Field of Science

When corporations are AWESOME

A very small miracle happened last night.

In order to get on of our pigments, we need to synthesise a piece of DNA. A very large piece of DNA, that would normally cost around £3000 to get synthesised, effectively blowing our synthesis budget for this project. I've been spending most of last week agonising about how much of the actual gene we wanted to synthesise, I didn't want to cut too much out, in case it stopped working.

I got an email from my supervisor last night: DNA2.0 have agreed to synthesise is for us.

For free.

Free!

They also have awesome free software you can use to send them the bits you want synthesised. It puts every bit of DNA on a separate arrow, which can be looked at in sequence form or just an image (as shown on the right). In the sequence form it shows you what protein sequence it makes, where the restriction sites are and which codons can be optimised for different organisms. You can also take some of the more standard parts (i.e promoters, ribosome binding sites etc) from a list down the side, and drag them into your construct.

You can move the little DNA arrows around into different orders as well. And colour code them if you want. It works a little slow, but I think that just might be my computer.

I'm still in a little happy daze from the offer to be honest. It is going to make the whole project so much easier and quicker.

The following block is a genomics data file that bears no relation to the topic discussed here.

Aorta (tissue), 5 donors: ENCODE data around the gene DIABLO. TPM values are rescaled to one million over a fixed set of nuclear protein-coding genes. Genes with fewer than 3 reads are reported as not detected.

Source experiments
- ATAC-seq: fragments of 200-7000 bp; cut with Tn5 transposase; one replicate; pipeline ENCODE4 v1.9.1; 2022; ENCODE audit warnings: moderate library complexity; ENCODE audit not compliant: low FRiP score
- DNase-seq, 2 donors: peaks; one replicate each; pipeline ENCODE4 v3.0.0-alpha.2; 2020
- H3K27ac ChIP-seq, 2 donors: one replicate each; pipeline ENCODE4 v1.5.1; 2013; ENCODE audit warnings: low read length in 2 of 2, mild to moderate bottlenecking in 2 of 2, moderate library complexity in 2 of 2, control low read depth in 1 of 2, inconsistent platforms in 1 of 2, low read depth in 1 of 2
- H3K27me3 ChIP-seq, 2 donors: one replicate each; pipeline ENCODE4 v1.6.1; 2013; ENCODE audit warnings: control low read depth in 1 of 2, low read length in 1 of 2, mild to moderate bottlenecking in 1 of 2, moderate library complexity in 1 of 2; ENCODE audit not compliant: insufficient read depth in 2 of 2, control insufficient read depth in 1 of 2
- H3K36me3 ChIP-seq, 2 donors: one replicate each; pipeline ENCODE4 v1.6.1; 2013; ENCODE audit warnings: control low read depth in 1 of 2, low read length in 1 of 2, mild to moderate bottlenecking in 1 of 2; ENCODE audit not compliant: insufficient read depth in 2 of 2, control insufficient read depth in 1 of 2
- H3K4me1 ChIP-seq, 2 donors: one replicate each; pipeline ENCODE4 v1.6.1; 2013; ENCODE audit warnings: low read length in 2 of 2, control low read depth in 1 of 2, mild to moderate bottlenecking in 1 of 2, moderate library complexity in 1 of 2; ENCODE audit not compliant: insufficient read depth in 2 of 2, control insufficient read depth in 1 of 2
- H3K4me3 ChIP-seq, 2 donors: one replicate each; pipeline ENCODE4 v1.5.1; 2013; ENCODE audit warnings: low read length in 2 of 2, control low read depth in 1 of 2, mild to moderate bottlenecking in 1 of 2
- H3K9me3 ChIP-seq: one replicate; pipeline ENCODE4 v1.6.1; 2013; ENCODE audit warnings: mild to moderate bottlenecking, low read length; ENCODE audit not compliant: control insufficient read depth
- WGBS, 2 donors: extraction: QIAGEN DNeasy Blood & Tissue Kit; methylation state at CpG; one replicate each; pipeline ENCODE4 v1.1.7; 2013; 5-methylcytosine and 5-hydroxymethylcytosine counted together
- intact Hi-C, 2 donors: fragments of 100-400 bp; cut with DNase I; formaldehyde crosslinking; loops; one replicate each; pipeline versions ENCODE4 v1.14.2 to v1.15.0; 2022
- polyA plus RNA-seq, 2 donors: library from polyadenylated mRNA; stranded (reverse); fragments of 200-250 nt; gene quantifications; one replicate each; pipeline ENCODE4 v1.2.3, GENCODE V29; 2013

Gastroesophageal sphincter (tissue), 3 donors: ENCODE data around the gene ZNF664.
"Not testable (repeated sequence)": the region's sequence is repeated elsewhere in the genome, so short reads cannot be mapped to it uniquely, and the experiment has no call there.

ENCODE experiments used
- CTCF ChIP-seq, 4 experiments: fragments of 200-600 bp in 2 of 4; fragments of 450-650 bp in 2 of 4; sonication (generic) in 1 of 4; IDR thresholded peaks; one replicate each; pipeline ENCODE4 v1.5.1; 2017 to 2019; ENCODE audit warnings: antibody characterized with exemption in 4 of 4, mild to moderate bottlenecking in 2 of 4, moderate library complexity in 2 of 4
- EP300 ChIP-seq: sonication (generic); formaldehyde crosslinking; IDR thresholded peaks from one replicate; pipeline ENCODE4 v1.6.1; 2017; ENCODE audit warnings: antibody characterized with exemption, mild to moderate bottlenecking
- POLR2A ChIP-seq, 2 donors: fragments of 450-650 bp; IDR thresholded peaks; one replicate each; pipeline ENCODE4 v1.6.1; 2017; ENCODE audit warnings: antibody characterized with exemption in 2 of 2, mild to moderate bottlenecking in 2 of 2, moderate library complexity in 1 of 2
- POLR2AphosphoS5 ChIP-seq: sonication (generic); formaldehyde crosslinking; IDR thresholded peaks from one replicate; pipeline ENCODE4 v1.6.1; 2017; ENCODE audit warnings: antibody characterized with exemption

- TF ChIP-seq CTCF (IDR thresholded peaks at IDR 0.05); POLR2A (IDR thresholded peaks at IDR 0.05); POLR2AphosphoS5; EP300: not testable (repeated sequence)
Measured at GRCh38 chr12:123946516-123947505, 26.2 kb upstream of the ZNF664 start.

4 comments:

Toby said...

Wow. That's awesome for several reasons. I'm impressed by the generosity, but also the awesomeness of software to make genes.

There's just something about it which strikes me as being very full of awe... being able to design DNA sequences and then order it is impressive.

Lab Rat said...

I should write a post about gene synthesis sometime :) it really does make the whole process of gene design a lot less painful...

All the actual scientist has to do is work out the sequence of bases that they need (which I'll be doing on Monday actually). The company then assembles them in the right order, or rather has machines to do that, sticks the gene into a plasmid, and then sends it over, sometimes just as DNA sometimes in a bacteria.

Johnny said...

Ummm, what's a "corperation"? Better check your spelling skills before sending out a DNA order.

Lab Rat said...

Thanks Johnny! Spelling corrected.